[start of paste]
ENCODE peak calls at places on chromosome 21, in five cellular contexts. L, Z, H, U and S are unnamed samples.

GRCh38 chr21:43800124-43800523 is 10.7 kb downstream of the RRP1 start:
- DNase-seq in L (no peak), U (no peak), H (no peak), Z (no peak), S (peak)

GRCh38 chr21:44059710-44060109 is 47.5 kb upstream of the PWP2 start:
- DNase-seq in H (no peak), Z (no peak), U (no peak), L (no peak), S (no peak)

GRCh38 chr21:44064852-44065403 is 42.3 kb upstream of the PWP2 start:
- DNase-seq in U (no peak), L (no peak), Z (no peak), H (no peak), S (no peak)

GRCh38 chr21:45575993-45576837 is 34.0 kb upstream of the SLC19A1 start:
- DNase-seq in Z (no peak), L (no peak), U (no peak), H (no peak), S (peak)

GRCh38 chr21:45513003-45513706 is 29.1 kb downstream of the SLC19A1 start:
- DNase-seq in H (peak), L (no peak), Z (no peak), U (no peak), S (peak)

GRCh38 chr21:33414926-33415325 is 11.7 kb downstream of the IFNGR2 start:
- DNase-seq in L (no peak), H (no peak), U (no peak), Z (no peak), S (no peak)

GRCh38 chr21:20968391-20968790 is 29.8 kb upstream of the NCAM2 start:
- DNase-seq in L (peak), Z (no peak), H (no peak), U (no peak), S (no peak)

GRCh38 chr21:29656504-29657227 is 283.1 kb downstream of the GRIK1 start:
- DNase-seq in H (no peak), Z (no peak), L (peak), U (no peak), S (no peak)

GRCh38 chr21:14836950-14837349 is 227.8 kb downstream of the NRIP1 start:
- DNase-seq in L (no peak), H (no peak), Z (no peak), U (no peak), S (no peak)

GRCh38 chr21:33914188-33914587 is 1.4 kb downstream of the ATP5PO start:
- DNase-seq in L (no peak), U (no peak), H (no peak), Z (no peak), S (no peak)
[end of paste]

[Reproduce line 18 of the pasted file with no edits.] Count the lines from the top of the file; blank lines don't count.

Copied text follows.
GRCh38 chr21:14836950-14837349 is 227.8 kb downstream of the NRIP1 start: